Due to its mild (though rainy) climate and beautiful landscape, Vancouver continues to be a popular travel destination – not just for Canadians, but for anybody looking for a fun excursion. To that end, here are some fun facts about the city:
Vancouver gets its name from Captain George Vancouver, who explored the inner harbor of Burrard Inlet in 1792. (Interestingly, it is believed that the good captain hated the place.) Meanwhile, the city of North Vancouver was originally called Moodyville, after a man named Sewell Moody, who set up a sawmill there.
Although Vancouver is known as “Terminal City,” due to its position at the western end of the Canadian Pacific Railway, it is also a city of beginnings. Greenpeace, one of the world’s oldest and most successful environmental groups, was established in the city in 1971. Vancouver was also the site of Canada’s first McDonald’s franchise, which opened in the Richmond neighborhood in 1967.
Due to its heavy fog and heavy industrial pollution in the early 20th century, Vancouver is sometimes called “The Big Smoke.” But that’s not all that’s big about the city. Stanley Park, for example, sprawls out over 1,001 acres – making it 10 percent bigger than New York’s Central Park. Kitsilano is an outdoor saltwater pool that’s open to the public – and holds the title of Canada’s longest. It measures 451 feet long, almost the equivalent of three Olympic-sized pools. In addition, BC Place is credited with having the largest retractable roof in the world. And upon its construction, the Marine Building, an art deco skyscraper on Burrard Street which opened in 1930, was the tallest building in the British Empire.
While we’re on the subject of statistics, consider these other numbers:
- Vancouver is Canada’s third largest city.
- Vancouver ranks third in the world as “the best city to live in” – for quality of life.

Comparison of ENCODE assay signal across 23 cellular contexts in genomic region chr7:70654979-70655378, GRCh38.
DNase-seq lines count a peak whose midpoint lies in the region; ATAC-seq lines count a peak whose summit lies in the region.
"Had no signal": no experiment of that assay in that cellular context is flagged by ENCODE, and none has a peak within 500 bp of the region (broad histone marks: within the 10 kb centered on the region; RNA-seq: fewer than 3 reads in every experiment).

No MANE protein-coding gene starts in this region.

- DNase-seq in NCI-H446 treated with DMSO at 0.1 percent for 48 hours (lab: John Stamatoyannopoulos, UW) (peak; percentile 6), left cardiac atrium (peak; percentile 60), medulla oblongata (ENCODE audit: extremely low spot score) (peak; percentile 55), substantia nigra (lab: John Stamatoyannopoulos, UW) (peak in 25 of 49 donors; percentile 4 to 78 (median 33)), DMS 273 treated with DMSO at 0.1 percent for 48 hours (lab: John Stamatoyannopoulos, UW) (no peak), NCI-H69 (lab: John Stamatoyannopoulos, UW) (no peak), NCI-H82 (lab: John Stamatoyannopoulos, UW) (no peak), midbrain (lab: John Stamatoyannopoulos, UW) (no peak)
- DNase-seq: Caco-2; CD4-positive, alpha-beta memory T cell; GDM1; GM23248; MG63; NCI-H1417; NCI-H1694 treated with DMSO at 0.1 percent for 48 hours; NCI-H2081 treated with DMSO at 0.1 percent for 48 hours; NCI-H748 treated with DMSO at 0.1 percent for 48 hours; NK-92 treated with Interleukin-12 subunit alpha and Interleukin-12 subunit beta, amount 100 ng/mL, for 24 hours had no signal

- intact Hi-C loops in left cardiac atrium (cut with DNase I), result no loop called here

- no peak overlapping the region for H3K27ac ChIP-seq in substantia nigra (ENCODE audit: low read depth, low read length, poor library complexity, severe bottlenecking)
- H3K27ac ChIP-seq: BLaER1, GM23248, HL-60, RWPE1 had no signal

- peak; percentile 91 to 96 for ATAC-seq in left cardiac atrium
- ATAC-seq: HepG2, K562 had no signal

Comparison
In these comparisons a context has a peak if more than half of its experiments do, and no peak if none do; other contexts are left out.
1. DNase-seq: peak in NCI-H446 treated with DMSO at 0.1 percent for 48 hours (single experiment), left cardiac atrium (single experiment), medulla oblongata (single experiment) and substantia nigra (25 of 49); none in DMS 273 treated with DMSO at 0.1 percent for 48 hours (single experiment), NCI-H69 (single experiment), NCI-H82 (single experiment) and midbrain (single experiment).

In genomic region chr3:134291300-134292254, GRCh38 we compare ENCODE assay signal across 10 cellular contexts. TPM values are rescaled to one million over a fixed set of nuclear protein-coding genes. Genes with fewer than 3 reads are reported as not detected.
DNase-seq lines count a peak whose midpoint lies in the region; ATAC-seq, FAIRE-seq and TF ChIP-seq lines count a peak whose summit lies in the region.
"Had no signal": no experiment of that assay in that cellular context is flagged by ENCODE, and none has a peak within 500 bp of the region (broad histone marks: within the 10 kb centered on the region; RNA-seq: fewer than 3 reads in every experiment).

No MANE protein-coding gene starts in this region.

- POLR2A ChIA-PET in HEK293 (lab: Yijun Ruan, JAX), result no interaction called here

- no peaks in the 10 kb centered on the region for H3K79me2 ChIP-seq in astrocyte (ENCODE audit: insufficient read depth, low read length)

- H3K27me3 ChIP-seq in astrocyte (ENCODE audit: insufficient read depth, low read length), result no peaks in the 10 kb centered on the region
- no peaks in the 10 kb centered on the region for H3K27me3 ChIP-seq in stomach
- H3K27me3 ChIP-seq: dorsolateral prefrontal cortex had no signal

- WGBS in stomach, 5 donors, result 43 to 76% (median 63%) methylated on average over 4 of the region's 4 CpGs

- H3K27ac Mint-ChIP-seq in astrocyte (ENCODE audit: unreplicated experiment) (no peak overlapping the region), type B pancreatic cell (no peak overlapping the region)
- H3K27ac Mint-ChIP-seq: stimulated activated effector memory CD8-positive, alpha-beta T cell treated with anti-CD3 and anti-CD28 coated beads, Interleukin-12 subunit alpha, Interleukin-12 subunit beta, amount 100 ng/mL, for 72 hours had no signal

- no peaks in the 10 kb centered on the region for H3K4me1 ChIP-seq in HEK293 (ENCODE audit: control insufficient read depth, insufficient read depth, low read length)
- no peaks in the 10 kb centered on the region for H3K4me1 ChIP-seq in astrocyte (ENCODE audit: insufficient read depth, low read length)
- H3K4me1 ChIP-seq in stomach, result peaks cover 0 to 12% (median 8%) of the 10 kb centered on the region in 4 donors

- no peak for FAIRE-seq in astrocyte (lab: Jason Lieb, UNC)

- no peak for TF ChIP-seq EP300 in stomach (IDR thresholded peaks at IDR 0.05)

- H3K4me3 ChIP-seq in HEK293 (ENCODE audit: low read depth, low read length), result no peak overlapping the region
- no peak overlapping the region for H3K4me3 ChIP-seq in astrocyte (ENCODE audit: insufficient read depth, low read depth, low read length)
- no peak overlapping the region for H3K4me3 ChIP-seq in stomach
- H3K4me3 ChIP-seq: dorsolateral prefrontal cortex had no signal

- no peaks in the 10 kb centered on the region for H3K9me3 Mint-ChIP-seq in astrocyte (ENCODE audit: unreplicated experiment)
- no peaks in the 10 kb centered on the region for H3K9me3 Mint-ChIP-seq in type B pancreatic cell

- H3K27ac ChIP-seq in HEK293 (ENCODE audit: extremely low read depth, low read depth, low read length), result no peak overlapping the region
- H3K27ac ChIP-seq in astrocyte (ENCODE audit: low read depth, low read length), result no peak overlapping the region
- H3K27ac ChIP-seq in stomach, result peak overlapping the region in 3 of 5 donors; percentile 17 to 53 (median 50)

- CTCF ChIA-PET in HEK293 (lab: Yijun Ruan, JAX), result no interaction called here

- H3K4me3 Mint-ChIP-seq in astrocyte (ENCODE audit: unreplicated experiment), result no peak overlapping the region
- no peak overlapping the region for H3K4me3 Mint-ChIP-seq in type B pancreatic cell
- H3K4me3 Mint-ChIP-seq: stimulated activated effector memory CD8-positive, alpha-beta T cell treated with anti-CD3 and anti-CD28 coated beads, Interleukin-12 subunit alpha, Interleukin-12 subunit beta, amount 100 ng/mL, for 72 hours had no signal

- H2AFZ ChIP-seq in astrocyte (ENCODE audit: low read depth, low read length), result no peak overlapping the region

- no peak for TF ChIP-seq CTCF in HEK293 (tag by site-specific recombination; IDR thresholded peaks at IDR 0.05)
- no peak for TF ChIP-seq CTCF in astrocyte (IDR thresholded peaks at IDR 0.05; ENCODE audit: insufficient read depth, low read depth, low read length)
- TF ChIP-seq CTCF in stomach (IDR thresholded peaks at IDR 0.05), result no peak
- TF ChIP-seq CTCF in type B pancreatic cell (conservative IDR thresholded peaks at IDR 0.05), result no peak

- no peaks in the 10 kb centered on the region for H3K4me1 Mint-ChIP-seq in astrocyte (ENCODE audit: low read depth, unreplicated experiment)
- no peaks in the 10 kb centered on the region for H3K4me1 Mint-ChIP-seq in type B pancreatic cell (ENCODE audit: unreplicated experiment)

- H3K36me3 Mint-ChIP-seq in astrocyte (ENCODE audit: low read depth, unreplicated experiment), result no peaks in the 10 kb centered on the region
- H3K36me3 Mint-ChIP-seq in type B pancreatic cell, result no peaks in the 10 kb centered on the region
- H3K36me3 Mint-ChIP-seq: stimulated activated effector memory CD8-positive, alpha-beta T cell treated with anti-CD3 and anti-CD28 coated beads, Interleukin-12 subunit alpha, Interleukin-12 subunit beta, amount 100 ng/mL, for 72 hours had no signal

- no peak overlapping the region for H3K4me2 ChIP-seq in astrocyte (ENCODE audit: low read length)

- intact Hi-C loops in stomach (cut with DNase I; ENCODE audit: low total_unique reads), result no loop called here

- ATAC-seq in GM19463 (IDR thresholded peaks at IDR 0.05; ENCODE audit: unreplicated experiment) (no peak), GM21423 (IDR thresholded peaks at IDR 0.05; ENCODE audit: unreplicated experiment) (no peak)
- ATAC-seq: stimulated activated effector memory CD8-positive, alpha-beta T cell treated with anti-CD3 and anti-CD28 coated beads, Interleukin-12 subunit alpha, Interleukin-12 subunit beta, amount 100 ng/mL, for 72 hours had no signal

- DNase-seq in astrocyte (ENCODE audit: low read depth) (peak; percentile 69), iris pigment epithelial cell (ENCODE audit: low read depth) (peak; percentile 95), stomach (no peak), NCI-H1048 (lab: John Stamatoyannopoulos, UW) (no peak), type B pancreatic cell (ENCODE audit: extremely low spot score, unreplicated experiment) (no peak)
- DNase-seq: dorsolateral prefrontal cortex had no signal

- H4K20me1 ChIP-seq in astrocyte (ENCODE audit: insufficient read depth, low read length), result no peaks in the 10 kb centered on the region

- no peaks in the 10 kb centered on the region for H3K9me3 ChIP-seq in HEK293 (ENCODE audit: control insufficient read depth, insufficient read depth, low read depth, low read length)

- The Vancouver Aquarium is considered one of the world’s five best. (Meanwhile, you can occasionally see whales and dolphins in False Creek and Howe Sound.)
- Vancouver is the second largest port in North America. The city is also home to the fourth largest cruise ship terminal in the world, with many of those voyages heading to Alaska.
- Known as “Hollywood North,” Vancouver boasts the third largest film production center in North America.
- Vancouver is tied with Montreal as the 10th cleanest city in the world.
Unfortunately, some of Vancouver’s numbers don’t add up to a good time. For instance, the city has the country’s highest real estate prices (rivaling those of New York and London). In 2011, the average price for a one-family home was more than $1.2 million. And there’s a reason why Vancouver has earned the moniker of “Rain City”: It gets more than 62 inches of rain – with some sort of rainfall, on average, 165 days – each year.
Bridges are big in Vancouver. The British Properties, a residential development in West Vancouver, was originally owned by the Guiness family. Their namesake brewing company built the Lions Gate Bridge – connecting downtown to West Vancouver – to provide access. The bridge, which is more than a mile long, opened to traffic on November 14, 1938. And when you ride the SkyTrain across the Fraser River, you are utilizing the Skybridge – the world’s longest cable-supported, transit-only bridge.
We’ll wrap things up with this tasty tidbit: The California Roll – an inside-out sushi roll containing cucumber, crab meat (or imitation crab) and avocado, and usually sprinkled with toasted sesame seeds – was invented by Hidekazu Tojo at his namesake restaurant on West Broadway.
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